The Economics behind Rooftop Solar and Wind Farms
A comparison of the economics behind the two biggest renewable generation technologies in Australia, today. As can be seen in the graph below of accumulated install, Australia's wind fleet has increased steadily over the past ten years, while solar took just five years to expand as much.
Note; this article is based on grid connected, Western Australian experience, end of 2015.
First, a look at wholesale electricity prices and retail prices. The difference between the two is the difference in both time and space between the 'gate' of an electricity generator and where and when you flick a switch in your home. It is the sticks and wires and transformers and substations in between. It is the ancillary services such as frequency control, spinning reserve, phase balancing, metering, power factor correction and balancing. Not to mention billing.
Then there is the difference in how all of this is paid. In WA, there is a near real time market, the Short Term Energy Market (STEM) whose price can be viewed at wa.aemo.com.au along with an awful lot of other near real time data. However, this is only 5% of the market, the rest is tied up in Power Purchase Agreements between retailers and generators. They can be very long term and are usually confidential. Retail, on the other hand, is regulated and fixed for a year.
There are reasons why retailers pay less than they charge. Synergy is offering 7.1c/kWh (under their Renewable Energy Buyback Scheme) whilst charging 23.37c/kWh (A1 Homeplan tariff,n excluding GST). When the system generates more than the household uses, which is certainly the case for most people too much of the time, the excess electricity spills into the grid. This is unscheduled. When consumption is higher than generation, and overnight, electricity is imported. As mentioned above, there are a number of services that are provided by the network system to make it all work. They need to be paid for but anxillary services are actually a very small cost.
Of course, neighbouring houses will absorb the 7c/kWh exported from a house with solar on the rooftop and be charged by Synergy at 23c/kWh. The difference of 16c/kWh to take electricity from one house to it's neighbours is no way reflective of the cost of ensuring this transfer can happen.
Any decision to increase the fixed costs of electricity to the customer because of the drop in volume of electricity they purchase, needs to balanced by an increase in the payment for exported electricity.
Interestingly, GST on the electricity per unit is now greater than the carbon tax. Riots anyone?
There is a fixed daily charge (equivalent to $172/year excluding GST) which, despite what is said on the Synergy brochure, goes nowhere near to covering the cost of maintaining the network and paying for any outstanding installation costs of new infrastructure. As consumption appears to have plateaued over the past 5 years (actually declined in the eastern states), the pressure is on network operators to charge differently. For example, charge according to maximum consumption during peak times rather than on volume. How this is actually done will be the issue.
Why install projects?
The primary incentive for installing solar on the roof, ie behind the meter, is to reduce electricity bills, saving at retail prices if possible. Whereas a windfarm is built to generate electricity for 100% export into the grid.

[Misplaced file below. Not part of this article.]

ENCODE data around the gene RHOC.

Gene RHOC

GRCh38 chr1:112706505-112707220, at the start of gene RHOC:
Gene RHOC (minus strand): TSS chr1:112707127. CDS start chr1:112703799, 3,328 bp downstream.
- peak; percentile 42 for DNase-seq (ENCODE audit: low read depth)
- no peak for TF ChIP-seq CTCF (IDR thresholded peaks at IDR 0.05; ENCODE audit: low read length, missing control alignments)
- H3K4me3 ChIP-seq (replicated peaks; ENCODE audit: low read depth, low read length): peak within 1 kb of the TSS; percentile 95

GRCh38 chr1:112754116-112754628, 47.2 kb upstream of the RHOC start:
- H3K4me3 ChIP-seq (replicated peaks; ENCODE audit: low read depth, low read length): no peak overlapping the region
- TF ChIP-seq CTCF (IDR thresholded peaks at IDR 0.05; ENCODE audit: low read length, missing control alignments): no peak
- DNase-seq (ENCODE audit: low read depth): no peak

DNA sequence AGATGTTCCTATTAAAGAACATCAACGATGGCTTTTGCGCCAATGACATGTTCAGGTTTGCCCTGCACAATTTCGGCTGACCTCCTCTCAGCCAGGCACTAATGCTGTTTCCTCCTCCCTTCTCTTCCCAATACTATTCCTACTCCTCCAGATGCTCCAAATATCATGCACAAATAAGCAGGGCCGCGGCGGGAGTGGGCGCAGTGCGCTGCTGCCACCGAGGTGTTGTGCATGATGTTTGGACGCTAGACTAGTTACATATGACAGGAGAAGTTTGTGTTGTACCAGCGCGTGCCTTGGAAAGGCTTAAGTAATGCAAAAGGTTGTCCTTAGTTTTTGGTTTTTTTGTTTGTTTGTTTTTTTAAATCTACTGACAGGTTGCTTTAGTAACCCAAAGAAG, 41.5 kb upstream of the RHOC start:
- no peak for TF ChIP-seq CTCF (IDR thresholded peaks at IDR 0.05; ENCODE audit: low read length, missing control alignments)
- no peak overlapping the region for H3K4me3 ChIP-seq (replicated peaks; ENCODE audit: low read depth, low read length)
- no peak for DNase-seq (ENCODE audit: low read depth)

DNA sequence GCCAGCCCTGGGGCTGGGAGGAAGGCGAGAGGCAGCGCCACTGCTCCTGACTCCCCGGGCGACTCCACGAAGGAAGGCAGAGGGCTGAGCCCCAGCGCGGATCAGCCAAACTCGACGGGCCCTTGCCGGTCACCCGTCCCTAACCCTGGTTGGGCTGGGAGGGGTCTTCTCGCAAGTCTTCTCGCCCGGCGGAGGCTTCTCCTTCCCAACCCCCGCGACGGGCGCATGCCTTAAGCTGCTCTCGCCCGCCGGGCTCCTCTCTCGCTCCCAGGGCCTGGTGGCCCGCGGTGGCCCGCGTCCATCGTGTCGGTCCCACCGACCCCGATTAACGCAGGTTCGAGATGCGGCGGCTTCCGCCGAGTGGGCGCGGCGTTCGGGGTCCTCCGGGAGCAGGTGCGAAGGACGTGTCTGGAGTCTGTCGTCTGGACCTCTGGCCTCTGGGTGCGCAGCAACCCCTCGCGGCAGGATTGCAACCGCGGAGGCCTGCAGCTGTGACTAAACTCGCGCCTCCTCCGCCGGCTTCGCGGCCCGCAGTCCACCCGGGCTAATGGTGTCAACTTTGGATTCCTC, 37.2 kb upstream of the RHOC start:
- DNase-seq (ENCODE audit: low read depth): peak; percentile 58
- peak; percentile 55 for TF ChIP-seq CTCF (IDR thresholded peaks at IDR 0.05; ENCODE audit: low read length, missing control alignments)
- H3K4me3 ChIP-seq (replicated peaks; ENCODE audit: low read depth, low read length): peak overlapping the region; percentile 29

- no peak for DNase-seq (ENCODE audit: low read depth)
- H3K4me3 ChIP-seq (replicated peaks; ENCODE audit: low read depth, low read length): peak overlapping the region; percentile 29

The income for a rooftop PV system comes from saving at retail prices and earning 7.1c/kWh ($71/MWh) for any electricity exported into the grid. The upfront cost quoted to the householder will usually have the Federal Government renewable energy certificates already removed from it. These certificates are called Small Technology Certificates (STCs, 1 STC equals 1,000kWh or 1 MWh) and the amounts are based on an estimate of now 14 years' worth (reducing to 13 years, next year, 12, the year after that etc) of generation at the location, reducing the capital cost of the system by 30 to 40%. By comparison, windfarm operators can only claim their green certificates (Large Generator Certificates, LGCs, 1 LGC equals 1 MWh) as they generate them with payment in arrears.
A final point about both STCs and LGCs, they are NOT paid by the taxpayer, state or federal. They are paid for by retailers who then pass the costs of purchasing the certificates to their customers. User pays - as it should be .
Unique to WA is the capacity market which, although currently under review, allows for an additional source of income. For ‘non schedulable' generators such as wind and solar, it depends on how much generation, measured in MW, based on past experience/monitoring+modelling, occurs at the peak load times. These load peaks occur mid to late afternoon after an accumulation of very hot days during working days.
For wind farms, the value of the capacity market mechanism is roughly 5 to 20% of income.
Rooftop solar is not eligible for this support, as individual projects are too small. The Independent Market Operator (IMO), who used to administer electricity on the SWIS (WA), estimates the benefit of solar as being in the order of 28% of rating. At the end of 2015, WA had roughly 540MW which had an average output of 150MW during these 12 peak times.
Capital and Expenditure
Householders have to fork out an extra 10% on the price of an installation because of GST. Windfarm operators, being businesses, simply have to bear the cost of the administration of it.
Householders, however, do not have to pay for the capital cost of their existing connection apart from some minor charges. Windfarms (and any other new generator not behind the meter) will have substantial connection costs; the switchroom and the switchgear inside it, switchyards and power transformers, ancillary equipment such as communications, monitoring and fire alarms, and the power line out to the grid.